Democrats come together for dinner

April 19, 2008 12:42:40 AM PDT
Senators Barack Obama and Hillary Clinton will make their final pitches to the voters of Pennsylvania this weekend. The outcome of the race could determine who becomes the Democratic Party's nominee. In San Jose Friday night, democrats were told no matter who wins, the party must unify.

More than 500 people attended the Santa Clara County annual Democratic Party dinner. While the dinner is usually a casual affair at this time of year, this one was given a theme due to the split in the party's support for a presidential candidate.

"The theme is really unity. We're really looking forward to the party making a decision as to who the candidate is going to be," said Steve Preminger, the Santa Clara County Democratic Party Chairman.

However, there is also concern among many of these democrats that the verbal barbs and accusations flying between the two candidates, are hurting the public's perception of the Democratic Party.

"The party needs to demonstrate to the people, that we are for them and by showing them that we are here for them we need to talk to the issues," said Lita Gutierrez, a Santa Clara County Democrat.

"I don't see it as a fight. I see it as a revelation to see where people stand," said Charles Alexander, a Santa Clara County Democrat.

California Secretary of State Debra Bowen says these two powerful candidates have energized the party.

"Maybe if we didn't have a real contest this wouldn't be happening," said Bowen.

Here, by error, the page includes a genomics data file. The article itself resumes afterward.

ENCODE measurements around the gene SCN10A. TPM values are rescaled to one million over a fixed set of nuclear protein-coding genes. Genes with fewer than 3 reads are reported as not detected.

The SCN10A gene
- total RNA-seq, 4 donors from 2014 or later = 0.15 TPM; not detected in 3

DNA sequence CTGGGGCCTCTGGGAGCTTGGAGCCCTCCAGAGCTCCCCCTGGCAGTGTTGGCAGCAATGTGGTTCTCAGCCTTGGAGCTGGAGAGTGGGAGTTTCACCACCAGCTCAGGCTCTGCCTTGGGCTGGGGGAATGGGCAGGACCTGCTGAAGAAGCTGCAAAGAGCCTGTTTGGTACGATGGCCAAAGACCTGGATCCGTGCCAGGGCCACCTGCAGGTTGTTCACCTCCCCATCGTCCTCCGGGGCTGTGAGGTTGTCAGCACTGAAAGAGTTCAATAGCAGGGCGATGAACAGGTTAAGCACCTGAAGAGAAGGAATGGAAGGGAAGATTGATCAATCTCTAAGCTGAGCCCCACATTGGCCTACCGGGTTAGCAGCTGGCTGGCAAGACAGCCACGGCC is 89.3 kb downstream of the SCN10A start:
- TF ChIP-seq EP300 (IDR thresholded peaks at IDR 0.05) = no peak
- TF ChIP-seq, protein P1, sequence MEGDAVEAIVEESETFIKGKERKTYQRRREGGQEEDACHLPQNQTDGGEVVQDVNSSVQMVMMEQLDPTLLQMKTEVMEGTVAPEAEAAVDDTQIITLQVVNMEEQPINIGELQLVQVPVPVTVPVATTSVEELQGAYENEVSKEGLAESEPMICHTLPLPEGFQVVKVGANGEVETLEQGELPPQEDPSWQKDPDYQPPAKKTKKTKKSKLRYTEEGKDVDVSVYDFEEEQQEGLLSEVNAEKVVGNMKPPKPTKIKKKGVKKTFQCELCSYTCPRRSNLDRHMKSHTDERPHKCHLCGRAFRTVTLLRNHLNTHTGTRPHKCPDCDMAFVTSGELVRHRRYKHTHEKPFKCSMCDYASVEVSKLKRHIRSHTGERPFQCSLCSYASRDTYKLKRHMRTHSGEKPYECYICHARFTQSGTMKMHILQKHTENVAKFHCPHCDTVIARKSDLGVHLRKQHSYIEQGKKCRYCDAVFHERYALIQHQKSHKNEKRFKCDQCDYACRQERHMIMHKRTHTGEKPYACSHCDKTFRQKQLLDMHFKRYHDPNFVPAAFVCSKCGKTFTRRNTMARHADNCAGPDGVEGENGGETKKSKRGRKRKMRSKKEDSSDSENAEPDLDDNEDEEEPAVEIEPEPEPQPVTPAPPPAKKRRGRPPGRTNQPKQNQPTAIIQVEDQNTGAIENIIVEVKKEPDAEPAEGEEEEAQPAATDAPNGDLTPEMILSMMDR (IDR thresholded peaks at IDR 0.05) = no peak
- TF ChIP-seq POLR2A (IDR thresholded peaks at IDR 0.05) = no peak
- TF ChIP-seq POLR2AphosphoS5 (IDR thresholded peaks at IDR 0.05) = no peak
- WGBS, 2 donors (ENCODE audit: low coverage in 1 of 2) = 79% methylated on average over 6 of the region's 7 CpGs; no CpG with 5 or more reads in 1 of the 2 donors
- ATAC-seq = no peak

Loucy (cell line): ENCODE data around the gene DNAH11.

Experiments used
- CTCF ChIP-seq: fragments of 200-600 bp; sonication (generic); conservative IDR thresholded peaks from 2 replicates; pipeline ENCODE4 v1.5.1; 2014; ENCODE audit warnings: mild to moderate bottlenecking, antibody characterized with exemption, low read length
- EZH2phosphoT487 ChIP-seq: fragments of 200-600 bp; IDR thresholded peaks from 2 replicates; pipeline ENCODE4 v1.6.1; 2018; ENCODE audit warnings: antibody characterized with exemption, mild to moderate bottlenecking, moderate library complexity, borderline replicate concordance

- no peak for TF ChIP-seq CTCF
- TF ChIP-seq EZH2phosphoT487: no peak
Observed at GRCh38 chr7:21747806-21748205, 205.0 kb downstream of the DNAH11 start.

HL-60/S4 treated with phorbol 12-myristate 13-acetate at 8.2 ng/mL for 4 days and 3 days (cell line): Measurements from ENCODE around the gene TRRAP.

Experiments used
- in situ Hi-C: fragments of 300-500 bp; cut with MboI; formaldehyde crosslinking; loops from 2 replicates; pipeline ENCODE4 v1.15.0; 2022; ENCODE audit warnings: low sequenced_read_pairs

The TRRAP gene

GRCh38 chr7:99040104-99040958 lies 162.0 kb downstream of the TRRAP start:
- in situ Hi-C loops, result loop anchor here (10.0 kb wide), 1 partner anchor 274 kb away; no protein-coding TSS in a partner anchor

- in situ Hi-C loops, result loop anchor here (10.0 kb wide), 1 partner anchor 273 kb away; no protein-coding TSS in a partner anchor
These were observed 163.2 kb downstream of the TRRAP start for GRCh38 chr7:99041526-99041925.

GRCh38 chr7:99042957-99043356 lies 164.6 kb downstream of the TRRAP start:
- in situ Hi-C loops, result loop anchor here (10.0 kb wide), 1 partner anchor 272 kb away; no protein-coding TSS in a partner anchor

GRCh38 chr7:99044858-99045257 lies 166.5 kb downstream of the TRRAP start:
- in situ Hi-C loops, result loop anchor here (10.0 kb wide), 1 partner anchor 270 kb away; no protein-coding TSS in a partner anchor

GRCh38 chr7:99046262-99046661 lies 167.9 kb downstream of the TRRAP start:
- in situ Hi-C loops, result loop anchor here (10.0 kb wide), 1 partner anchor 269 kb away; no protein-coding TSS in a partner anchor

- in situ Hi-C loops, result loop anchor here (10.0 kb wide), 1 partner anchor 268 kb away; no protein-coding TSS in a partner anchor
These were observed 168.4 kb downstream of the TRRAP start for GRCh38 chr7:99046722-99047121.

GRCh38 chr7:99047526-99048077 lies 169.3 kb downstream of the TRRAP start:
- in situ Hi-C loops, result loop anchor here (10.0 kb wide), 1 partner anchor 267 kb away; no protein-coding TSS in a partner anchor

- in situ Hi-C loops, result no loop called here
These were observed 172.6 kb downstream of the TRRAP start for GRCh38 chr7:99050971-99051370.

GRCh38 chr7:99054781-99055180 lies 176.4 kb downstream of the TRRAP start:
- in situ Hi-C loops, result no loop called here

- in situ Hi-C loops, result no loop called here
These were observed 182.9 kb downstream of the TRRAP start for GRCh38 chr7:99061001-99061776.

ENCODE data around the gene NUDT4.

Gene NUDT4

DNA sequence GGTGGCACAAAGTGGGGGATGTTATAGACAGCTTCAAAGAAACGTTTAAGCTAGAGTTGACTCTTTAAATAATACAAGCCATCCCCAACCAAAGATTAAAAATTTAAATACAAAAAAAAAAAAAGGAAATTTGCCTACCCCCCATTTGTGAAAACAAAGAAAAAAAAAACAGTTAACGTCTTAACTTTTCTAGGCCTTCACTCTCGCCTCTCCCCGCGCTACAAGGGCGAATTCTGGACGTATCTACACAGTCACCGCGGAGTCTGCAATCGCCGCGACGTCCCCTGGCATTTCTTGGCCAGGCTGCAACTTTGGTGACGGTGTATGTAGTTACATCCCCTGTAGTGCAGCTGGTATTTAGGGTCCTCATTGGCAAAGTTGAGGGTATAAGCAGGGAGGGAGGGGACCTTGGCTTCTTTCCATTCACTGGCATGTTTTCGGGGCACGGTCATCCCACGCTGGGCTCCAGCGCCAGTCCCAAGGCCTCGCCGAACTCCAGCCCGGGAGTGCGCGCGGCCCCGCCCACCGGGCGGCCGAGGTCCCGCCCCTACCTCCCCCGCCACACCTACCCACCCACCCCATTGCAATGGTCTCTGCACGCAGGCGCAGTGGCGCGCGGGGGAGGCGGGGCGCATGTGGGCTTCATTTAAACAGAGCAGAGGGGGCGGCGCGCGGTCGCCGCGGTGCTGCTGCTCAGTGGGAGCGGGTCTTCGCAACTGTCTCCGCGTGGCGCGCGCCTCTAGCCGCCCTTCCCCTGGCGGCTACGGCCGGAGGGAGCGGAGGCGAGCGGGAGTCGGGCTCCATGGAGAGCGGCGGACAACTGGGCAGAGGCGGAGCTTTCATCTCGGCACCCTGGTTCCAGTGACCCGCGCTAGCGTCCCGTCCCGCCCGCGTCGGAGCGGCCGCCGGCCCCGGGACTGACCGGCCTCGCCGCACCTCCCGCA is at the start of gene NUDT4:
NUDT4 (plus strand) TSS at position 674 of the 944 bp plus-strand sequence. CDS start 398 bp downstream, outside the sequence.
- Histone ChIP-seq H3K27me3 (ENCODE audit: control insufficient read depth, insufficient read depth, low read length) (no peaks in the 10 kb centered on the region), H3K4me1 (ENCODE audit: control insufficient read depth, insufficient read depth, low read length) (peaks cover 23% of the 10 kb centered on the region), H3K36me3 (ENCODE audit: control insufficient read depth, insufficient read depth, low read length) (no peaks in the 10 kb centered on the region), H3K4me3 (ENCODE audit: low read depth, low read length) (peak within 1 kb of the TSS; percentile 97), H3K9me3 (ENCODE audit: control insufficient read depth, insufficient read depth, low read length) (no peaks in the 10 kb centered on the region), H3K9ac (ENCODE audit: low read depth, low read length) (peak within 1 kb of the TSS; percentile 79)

Senator Barack Obama appeared before the biggest rally of his campaign. 35,000 people greeted him in Philadelphia Friday night. Senator Hillary Clinton appeared in Radnor. Clinton wasted no time in criticizing Obama regarding Wednesday's debate.

"I'm with Harry Truman on this, if you can't stand the heat, get out of the kitchen," said Clinton.

Obama received endorsements on Friday from former Senator Sam Nunn and former Oklahoma state Senator David Boren. While the Democratic Party is looking for unity, some Obama supporters aren't sure they'll support Clinton if she gets the nomination.

"I can't say I will. She would have to prove herself to me," said Loni Locketz, a Santa Clara County Democrat.

While some people here say the in-fighting is hurting, the part others say all of this, is toughening them up for the real presidential race.

Emily Thurber is the regional director for the Democratic Party.

"The nice thing is it's going to show Obama and Hillary how to respond to this. This is like a practice session," said Thurber.


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